On March 19, the Bank of Japan (BoJ) closed the books on negative interest rates—a 12-year experiment meant to fight deflation by penalizing cash hoarding.

The BoJ raised rates from minus 0.1% to “around zero to 0.1%,” marking the first hike in 17 years. The change doesn’t seem like much at the surface, but it represents a broader monetary regime change that’s sweeping the globe.

In the case of Japan, policymakers had a unique problem: Decades of economic stagnation that began in the early 1990s after the bursting of the “everything bubble,” which saw stock and real estate prices plunge.

While most people are rightly concerned about inflation, Japan was battling deflation, or the sustained drop in prices caused by decreased demand, a fall in consumer and business spending, and reduced access to credit.

The BoJ wasn’t the only major central bank that resorted to negative rates.

The European Central Bank introduced a similar policy in 2014, with an emphasis on encouraging households and businesses to spend more money rather than save it.

Negative interest rates flip the rules of traditional finance upside down.

They penalize banks for holding cash instead of making loans and, in certain cases, charge customers for saving money instead of spending it.

Experts argue that negative interest rates didn’t work as planned at the end of the day.

As The Wall Street Journal noted, negative rates alone weren’t enough to encourage growth and stave off deflation. Ironically, what revived the economy was fiscal stimulus during Covid.

Japan may have been the most extreme case of central bank experimentation, but it’s not the only one. Central banks around the world are moving on from their so-called “unconventional policies.”

Their citizens are already feeling the effects.

Moving on from zero

Whereas the BoJ is just coming back to 0%, central banks in the U.S., U.K., Canada, and Europe have all hiked interest rates to multi-decade highs.

Although central banks can still cut rates (the Fed is expected to do so this year), the era of indefinite free money has likely come to an end.

“The days of ultra-low rates are over,” said Agustin Carstens, the general manager of the Bank for International Settlements (BIS), which is informally known as the bank of central banks.

Moving forward, “inflation will partly depend on factors that are not under central banks’ control,” Carstens said, citing global trade tensions, aging populations, and climate change as factors influencing inflation (and thus interest rates).

Regarding zero-bound interest rates, “It’s a bit like when you have a hammer, and everything looks like a nail,” explained Dirk Schumacher, head of European macro research at Natixis. “There’s only so much central banks in the end can do to spur growth, and they clearly ran into the limit here.”

According to Bank of America, investors are already “concerned about a prolonged period of tight monetary policy,” meaning higher for longer interest rates.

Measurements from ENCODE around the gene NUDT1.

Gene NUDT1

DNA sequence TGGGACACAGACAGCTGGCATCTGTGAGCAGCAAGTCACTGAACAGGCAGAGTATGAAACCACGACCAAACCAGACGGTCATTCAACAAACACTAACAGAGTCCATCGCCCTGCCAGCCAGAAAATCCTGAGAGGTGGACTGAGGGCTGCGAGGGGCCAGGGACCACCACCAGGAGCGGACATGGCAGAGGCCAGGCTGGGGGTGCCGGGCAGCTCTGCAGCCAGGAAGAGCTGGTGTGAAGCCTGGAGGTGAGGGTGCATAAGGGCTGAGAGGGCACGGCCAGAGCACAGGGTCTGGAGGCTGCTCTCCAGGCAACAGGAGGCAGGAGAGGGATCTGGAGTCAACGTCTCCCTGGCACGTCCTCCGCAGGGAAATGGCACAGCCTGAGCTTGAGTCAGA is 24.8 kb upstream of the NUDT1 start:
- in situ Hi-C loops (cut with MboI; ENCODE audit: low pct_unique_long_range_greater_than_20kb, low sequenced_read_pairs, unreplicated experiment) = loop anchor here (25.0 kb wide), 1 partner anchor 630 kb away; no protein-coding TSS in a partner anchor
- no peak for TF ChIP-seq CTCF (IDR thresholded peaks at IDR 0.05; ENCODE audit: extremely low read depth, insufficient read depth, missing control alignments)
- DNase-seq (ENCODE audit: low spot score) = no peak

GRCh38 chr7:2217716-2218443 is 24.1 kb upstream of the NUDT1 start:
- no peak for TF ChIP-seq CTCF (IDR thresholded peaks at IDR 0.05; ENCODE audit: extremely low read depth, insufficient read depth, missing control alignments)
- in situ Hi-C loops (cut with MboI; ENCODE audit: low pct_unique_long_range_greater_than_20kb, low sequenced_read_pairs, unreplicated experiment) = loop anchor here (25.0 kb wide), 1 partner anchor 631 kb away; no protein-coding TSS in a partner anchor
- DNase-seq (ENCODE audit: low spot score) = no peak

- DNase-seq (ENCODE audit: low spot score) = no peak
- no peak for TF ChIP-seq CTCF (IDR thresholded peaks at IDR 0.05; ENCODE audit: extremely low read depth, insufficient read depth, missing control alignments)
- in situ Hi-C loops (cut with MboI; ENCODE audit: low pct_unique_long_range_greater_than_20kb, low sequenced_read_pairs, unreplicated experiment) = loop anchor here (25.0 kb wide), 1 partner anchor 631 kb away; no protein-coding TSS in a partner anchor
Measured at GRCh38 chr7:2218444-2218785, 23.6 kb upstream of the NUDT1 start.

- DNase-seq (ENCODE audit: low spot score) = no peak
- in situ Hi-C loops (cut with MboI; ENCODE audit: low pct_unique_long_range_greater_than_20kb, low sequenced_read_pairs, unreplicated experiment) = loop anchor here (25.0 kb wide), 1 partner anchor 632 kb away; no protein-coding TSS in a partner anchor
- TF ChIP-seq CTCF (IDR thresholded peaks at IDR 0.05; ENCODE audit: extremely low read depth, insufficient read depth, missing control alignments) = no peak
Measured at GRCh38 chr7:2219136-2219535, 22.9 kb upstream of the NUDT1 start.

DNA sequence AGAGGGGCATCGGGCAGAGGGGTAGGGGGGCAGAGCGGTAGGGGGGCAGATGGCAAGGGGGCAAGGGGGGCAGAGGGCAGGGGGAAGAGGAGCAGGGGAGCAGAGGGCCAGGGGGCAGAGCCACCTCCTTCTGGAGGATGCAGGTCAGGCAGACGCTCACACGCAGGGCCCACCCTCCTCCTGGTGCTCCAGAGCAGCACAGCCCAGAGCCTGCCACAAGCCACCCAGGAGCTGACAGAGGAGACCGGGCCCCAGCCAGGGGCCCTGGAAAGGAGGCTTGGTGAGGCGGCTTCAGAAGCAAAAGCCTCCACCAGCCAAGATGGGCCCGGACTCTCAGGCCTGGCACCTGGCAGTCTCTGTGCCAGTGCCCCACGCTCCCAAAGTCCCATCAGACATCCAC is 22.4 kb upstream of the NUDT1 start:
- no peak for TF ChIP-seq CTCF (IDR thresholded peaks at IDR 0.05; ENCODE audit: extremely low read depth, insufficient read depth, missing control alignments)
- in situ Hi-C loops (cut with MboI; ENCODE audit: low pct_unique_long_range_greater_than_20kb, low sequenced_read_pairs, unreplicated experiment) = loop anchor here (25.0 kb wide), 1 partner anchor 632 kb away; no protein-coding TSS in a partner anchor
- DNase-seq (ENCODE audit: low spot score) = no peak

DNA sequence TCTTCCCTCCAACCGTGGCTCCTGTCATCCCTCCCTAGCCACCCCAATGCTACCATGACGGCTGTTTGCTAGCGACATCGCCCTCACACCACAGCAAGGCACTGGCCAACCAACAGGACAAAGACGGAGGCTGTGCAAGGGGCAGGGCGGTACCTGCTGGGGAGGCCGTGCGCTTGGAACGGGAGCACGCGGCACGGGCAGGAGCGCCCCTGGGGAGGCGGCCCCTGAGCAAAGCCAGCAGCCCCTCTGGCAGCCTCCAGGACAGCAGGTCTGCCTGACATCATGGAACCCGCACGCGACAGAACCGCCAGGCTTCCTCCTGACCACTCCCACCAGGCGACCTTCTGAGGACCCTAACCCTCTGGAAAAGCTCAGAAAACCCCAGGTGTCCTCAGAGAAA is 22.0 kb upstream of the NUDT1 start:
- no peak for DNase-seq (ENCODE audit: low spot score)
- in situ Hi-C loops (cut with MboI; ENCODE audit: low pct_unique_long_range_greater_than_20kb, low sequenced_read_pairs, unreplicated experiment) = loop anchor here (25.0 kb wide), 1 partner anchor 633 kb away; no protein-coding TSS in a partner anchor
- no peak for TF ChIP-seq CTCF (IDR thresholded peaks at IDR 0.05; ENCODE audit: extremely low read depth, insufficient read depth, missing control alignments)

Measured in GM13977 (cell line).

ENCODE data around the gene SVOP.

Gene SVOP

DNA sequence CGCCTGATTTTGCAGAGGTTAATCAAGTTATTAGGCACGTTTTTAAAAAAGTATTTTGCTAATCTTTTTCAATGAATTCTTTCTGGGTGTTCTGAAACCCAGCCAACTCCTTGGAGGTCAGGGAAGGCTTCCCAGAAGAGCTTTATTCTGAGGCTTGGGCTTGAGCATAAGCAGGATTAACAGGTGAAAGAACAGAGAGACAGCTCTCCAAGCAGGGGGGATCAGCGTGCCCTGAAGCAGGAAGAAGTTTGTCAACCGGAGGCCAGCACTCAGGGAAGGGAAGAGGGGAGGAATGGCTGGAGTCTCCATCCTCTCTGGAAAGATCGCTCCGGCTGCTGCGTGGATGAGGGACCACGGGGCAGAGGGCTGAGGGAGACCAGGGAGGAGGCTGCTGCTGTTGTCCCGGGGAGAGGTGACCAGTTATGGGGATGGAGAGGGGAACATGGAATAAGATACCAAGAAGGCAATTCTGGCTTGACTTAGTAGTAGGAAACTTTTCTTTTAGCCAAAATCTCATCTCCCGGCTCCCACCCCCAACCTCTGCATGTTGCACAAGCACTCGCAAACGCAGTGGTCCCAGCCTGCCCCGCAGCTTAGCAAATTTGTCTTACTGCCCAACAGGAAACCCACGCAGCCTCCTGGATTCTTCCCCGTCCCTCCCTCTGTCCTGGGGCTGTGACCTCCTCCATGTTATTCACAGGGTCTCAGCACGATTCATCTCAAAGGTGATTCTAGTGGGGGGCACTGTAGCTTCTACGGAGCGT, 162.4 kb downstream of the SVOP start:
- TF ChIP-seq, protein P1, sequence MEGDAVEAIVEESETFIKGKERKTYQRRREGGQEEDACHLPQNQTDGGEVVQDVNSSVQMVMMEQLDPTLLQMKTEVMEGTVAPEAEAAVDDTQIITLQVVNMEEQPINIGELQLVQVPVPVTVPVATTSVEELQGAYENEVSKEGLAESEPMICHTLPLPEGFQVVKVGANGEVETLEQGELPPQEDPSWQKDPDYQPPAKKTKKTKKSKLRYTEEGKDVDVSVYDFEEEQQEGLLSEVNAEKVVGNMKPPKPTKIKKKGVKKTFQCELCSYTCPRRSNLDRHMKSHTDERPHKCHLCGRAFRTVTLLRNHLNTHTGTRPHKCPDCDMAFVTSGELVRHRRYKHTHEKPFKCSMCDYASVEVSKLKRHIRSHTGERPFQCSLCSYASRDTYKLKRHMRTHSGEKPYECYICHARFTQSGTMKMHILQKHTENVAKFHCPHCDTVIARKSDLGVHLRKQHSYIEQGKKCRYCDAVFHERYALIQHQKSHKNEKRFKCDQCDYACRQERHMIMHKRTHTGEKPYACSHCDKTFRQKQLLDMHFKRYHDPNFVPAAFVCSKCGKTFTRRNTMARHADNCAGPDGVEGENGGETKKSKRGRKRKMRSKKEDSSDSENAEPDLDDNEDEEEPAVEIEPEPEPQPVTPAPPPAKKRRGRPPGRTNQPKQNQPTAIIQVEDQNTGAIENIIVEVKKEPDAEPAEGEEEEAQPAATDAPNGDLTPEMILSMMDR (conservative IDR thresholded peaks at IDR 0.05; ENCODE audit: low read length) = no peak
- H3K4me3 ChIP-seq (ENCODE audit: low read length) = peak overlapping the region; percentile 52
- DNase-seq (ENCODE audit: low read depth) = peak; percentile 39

Expectations of “higher for longer” also mean that consumers will have to get used to the interest-rate sticker shock of the past two years.

What it means for your money

"Higher for longer" interest rates have many implications for peoples' personal finances, but the most obvious is borrowing costs.

People will have to think twice about getting a loan, carrying credit card debt, applying for a mortgage, or tapping into home equity.

These credit products may become less expensive over time, but they likely won’t be as affordable as they were after the financial crisis—or when Covid gripped the world economy in 2021 and 2022.

By many measures, Americans are already in over their heads in debt as they continue to binge on borrowing regardless of increasing interest rates.

Higher borrowing costs combined with inflation have many consumers “experiencing higher levels of economic stress compared to one year ago,” according to Silvio Tavares, CEO of credit scoring firm VantageScore.

According to Greg McBride, chief financial analyst at Bankrate, “Interest rates took the elevator going up; they are going to take the stairs coming down.”

Variable-rate products, like credit cards, are more directly influenced by changes in central bank policy. However, even with multiple rate cuts by the Fed, APRs will still be around 20% by the end of the year, McBride explained.

In the U.S., long-term mortgages are fixed and directly influenced by Treasury yields and the broader economy, so they’re not as sensitive to fluctuations in central bank policy.

Still, the Fed’s actions have a domino effect on mortgages and the housing market as banks pass on higher costs to their customers.

Mortgage rates have declined from their peak of around 8%, but remain stubbornly high for many homebuyers—a trend that has eroded affordability for millions of households.

Interest rates on auto loans and federal student loans have also gotten bigger, making it more expensive to purchase a new vehicle and attend college.

The double-whammy is that car prices have exploded since the pandemic, while college tuition costs continue to rise.

The one silver lining is that savings accounts tend to move hand in hand with interest rates and hover slightly above them.

That means savers who stow away their money in safe higher-yielding savings accounts can "outearn" inflation, even if central banks cut rates.